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Truth Behind Love You Forever

The Story Behind "Love You Forever" Is Probably Not What You Thought

Here's a post from our partners at BabyCenter! We bring you the best parenting and lifestyle stories from the experts at BabyCenter, including this one about the meaning behind a popular baby book.

"I'll love you forever,
I'll like you for always,
as long as I'm living
my baby you'll be."

You'll probably recognize those words from Robert Munsch's children's book, Love You Forever. It's among the best-selling kids' books of all time, but it still tends to provoke very different responses among parents. Depending on who you talk to, it's either either a touching account of a mother's unending love or the ultimate example of helicopter parenting gone bad.

I admit I have always subscribed to that latter category. It pains me to say it, because I love Mr. Munsch's books. Mud Puddle, Mortimer, The Paperback Princess, Smelly Socks, Stephanie's Ponytail, Too Much Stuff: There are well-worn copies of each of them on my daughters' bookshelf. But while we own a copy of Love You Forever – who doesn't? – I've always found the story to be a little bit creepy.

To recap, the book begins with a mother rocking her newborn baby, singing that now-familiar song as he drifts off to sleep. From there the baby grows into a trouble-making toddler, a caked-in-dirt little boy, a sulky teenager and, eventually, a husband and father with a baby of his own. Through it all, every night, even after he's moved into his own home, his mother sneaks into his bedroom, pulls him from bed and rocks him while she sings him their song.

I've read Love You Forever dozens of times over the years, but today I learned the story behind the book: It was originally written as a song for the author's two stillborn babies.

As Mr. Munsch writes on his web site:

"I made that up after my wife and I had two babies born dead. The song was my song to my dead babies. For a long time I had it in my head and I couldn't even sing it because every time I tried to sing it I cried. It was very strange having a song in my head that I couldn't sing.

For a long time it was just a song but one day, while telling stories at a big theatre at the University of Guelph, it occurred to me that I might be able to make a story around the song.

Out popped Love You Forever, pretty much the way it is in the book."

Thanks to that book, countless parents have sung that song to their own children, in different countries and different languages, in different tunes and styles. Here is how it sounds to Mr. Munsch:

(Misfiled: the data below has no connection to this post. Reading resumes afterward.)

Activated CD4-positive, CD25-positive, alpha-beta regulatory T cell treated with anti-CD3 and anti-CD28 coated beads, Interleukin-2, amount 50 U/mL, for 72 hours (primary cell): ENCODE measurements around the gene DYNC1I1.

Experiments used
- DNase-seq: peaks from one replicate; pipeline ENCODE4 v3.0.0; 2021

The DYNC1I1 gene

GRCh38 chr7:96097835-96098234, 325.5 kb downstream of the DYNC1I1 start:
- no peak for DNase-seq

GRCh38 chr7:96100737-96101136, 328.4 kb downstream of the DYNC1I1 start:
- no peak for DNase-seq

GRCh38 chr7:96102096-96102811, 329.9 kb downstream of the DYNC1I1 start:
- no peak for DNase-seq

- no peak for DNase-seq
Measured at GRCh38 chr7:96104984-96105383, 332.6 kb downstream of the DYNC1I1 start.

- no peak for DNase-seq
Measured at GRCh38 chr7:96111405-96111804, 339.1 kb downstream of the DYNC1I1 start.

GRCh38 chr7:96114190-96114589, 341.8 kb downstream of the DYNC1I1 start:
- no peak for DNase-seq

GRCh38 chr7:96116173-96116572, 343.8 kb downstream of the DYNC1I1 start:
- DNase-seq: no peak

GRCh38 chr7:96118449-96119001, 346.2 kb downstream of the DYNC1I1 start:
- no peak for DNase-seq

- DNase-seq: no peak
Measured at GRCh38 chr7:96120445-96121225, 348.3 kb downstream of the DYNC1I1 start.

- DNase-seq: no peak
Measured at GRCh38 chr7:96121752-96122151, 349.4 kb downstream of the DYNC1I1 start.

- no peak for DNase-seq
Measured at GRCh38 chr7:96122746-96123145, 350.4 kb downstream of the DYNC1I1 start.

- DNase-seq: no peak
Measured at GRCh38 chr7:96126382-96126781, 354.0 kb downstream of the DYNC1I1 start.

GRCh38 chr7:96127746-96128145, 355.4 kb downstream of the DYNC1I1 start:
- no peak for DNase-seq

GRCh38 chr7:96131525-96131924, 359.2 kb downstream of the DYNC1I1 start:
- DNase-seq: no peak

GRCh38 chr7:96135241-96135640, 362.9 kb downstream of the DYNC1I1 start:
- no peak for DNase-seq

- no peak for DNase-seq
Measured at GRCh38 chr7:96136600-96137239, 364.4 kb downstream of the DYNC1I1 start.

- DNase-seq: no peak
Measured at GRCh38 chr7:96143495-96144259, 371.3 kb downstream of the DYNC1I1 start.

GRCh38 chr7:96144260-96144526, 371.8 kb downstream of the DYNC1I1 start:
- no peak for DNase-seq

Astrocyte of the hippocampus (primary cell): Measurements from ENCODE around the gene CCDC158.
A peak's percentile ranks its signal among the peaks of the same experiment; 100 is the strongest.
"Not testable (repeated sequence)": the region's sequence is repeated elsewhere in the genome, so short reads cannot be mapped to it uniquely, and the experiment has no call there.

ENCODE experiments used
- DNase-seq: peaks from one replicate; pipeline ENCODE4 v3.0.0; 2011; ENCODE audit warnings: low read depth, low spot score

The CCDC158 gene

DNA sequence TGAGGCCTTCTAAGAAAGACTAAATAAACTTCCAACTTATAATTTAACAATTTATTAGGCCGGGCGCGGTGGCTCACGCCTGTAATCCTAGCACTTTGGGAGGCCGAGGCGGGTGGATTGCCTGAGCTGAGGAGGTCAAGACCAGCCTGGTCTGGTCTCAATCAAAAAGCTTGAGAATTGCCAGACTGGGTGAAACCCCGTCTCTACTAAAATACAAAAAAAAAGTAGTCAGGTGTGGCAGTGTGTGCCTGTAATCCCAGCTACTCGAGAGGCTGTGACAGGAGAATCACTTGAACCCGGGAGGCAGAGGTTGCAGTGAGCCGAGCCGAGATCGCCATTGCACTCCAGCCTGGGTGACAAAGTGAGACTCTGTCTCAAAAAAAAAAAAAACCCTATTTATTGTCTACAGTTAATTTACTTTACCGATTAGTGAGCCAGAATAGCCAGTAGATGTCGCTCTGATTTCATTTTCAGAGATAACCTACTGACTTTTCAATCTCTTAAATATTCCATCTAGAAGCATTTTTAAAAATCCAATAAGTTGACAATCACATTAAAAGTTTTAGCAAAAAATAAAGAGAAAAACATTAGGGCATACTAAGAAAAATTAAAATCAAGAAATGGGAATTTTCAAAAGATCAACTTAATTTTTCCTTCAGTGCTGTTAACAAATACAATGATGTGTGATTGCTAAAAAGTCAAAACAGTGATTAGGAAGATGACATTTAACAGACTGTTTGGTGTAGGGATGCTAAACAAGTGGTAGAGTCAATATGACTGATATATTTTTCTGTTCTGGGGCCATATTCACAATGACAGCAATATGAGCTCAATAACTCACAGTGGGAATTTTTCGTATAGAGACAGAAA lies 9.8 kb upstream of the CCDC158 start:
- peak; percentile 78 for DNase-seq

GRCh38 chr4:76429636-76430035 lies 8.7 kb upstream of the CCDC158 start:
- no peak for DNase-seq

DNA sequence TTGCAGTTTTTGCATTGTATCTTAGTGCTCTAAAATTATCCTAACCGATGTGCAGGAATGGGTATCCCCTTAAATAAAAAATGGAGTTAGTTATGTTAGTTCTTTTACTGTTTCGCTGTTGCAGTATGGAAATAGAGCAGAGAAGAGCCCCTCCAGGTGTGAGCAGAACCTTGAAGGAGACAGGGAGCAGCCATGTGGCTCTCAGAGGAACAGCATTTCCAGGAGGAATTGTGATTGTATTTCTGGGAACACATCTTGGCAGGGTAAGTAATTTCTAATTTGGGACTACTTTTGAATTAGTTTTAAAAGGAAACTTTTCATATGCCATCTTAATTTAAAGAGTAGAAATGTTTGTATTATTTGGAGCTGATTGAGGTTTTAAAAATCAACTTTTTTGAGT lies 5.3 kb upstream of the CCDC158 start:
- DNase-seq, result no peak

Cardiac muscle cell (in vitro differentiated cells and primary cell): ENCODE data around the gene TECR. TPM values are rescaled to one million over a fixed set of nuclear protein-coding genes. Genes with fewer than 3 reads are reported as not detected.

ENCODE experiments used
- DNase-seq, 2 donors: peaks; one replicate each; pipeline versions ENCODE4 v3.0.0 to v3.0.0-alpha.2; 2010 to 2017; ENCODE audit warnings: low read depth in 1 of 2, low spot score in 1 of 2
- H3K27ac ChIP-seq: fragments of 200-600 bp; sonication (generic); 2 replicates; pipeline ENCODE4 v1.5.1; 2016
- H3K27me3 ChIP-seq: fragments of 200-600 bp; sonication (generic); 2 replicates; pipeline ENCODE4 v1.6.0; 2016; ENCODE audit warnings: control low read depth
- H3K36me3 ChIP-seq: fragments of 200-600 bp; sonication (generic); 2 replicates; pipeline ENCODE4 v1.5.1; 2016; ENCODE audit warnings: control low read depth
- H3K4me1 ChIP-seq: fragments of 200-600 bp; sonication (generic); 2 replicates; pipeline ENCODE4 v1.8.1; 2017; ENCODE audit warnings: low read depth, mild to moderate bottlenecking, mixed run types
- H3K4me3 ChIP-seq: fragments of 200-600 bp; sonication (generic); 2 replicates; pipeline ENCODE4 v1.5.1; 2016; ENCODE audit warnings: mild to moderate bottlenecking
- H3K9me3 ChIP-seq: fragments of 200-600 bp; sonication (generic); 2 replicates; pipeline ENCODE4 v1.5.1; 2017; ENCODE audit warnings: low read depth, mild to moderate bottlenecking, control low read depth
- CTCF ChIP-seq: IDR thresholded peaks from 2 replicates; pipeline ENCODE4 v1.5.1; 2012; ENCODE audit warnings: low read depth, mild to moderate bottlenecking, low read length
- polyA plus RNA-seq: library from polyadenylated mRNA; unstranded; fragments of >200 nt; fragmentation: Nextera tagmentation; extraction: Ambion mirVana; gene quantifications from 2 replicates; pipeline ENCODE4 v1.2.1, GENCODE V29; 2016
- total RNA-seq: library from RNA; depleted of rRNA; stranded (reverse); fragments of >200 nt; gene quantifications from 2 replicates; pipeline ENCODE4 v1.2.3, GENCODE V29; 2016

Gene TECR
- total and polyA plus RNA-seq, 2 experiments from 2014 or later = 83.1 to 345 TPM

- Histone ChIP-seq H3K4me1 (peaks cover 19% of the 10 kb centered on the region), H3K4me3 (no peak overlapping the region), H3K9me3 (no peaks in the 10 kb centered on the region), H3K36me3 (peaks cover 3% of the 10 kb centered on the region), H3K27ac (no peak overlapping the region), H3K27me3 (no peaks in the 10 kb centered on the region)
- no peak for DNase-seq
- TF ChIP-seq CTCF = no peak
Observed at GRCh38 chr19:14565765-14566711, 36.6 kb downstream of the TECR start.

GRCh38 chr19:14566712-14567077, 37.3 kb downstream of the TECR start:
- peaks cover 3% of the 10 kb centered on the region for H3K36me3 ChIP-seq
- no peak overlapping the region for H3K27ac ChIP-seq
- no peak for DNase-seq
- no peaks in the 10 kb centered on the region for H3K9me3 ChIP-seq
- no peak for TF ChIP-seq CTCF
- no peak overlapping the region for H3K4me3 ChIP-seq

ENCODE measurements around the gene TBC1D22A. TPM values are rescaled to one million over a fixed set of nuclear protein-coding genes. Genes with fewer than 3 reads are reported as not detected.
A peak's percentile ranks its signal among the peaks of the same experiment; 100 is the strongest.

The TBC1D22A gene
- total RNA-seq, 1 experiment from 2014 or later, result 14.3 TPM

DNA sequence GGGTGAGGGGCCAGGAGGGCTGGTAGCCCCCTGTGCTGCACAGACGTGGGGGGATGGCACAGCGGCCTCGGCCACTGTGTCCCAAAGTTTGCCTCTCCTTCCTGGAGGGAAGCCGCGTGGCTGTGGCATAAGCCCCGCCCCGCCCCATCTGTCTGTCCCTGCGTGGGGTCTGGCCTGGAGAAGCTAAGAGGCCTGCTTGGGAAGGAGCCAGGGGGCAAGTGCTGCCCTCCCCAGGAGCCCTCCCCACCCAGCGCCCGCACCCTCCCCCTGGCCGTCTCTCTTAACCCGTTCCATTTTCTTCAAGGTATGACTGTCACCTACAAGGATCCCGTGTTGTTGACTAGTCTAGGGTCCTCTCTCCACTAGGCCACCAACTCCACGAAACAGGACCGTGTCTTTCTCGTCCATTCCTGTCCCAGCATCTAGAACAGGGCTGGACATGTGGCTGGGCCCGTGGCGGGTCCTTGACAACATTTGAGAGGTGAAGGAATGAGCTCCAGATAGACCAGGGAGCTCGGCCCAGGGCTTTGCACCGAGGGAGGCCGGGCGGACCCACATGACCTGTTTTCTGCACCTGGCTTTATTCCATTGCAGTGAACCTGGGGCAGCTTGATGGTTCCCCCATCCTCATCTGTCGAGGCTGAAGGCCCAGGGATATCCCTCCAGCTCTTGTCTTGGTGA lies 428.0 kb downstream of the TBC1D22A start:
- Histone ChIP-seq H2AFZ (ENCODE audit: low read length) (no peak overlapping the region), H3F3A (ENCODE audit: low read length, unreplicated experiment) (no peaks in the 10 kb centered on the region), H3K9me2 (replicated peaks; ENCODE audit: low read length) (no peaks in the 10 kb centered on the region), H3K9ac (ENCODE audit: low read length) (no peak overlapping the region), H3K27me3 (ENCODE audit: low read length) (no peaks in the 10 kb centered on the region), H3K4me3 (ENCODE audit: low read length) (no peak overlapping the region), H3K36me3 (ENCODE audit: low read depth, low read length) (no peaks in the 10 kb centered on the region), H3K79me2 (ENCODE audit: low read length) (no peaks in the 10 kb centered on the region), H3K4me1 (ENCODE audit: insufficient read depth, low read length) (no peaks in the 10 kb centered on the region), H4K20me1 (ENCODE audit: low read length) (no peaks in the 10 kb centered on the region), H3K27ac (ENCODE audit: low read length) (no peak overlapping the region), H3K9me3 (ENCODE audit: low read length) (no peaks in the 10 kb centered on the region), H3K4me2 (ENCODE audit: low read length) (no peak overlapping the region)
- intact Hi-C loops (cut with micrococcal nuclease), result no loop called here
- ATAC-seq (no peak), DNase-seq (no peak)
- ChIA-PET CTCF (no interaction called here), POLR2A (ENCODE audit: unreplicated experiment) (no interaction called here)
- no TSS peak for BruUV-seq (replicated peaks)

After learning the story behind the story, I'm finding it hard to stay cynical. I read Love You Forever again this morning and saw it in a new light. Not as the tale of a mother who just can't let go, but as a testament to the love that persists beyond time and space, and an ode to those parents who never had the chance to rock their babies.

And for the first time, when I read Love You Forever today, I cried.

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Around The Web
Join The Conversation
PennyWatson8262 PennyWatson8262 1 year

Yes it was... At one point, Mr. Munsch came to my daughter's school to read a book inspired by one of the students at the school! I don't recall which book it was, but was very surprised that he would be that close to his subjects.

DonnaMcGill1396589755 DonnaMcGill1396589755 1 year

I could never read that book....because it made me think of my angle babies. Now it makes sense.

Katie15505497 Katie15505497 1 year

This book always makes me cry. My children look at me like I'm nuts.

EimiMiddlekauff EimiMiddlekauff 1 year

That sounds like a hovering helicopter alright! I just now saw this response lol.

PennyWatson8262 PennyWatson8262 1 year

By the way, Mr. Munsch has statetd that every one of his stories is written about a real-life situation or person. When he came to my daughter's school one year, he created a story about one of her classmates who was in a wheelchair - this was subsequently published.

Robert Munsch is a very insightful man. Sometimes more so than some of the adults who read his works...

PennyWatson8262 PennyWatson8262 1 year

And it ends withthe reciprocal "As long as I'm living, my mommy you'll be..." Familial love CAN last beyond a lifetime!

One of my daughters was violently taken from us just a few months after the birth of her daughter. We have a special appreciation for the message from this book now - as we watch our granddaughters grow and find their place in this world. "As long as I'm living, my baby you'll be" gains a special poignancy when your child is no longer here.

CarolRiker CarolRiker 1 year

I'm with you - seriously - it's a book about love that you read to your little children. Good grief - people got too much time on their hands to come up with this stuff!!

HeidiCole45102 HeidiCole45102 2 years

I realize that this book is not to be taken literally, but do children? That is why I found it creepy.

HeidiCole45102 HeidiCole45102 2 years

It is a parent that stands over their child and does not let them learn/ do things on their own. A parent that does things for a child that they should do for themselves. An example would be a parent calling a collage professor about a child's bad grade, or a school child that cannot dress themself.

NeimaEichenholz1390307327 NeimaEichenholz1390307327 2 years

I am so sorry for your loss. I cannot begin to fathom your pain.
My mom read the book to us as kids. I read it to my little girls but my husband, who lost his mom at a young age, cannot listen to it.
It is a very powerful message of the love a parent has for a child. The kind of love that cannot be understood before one becomes a parent.

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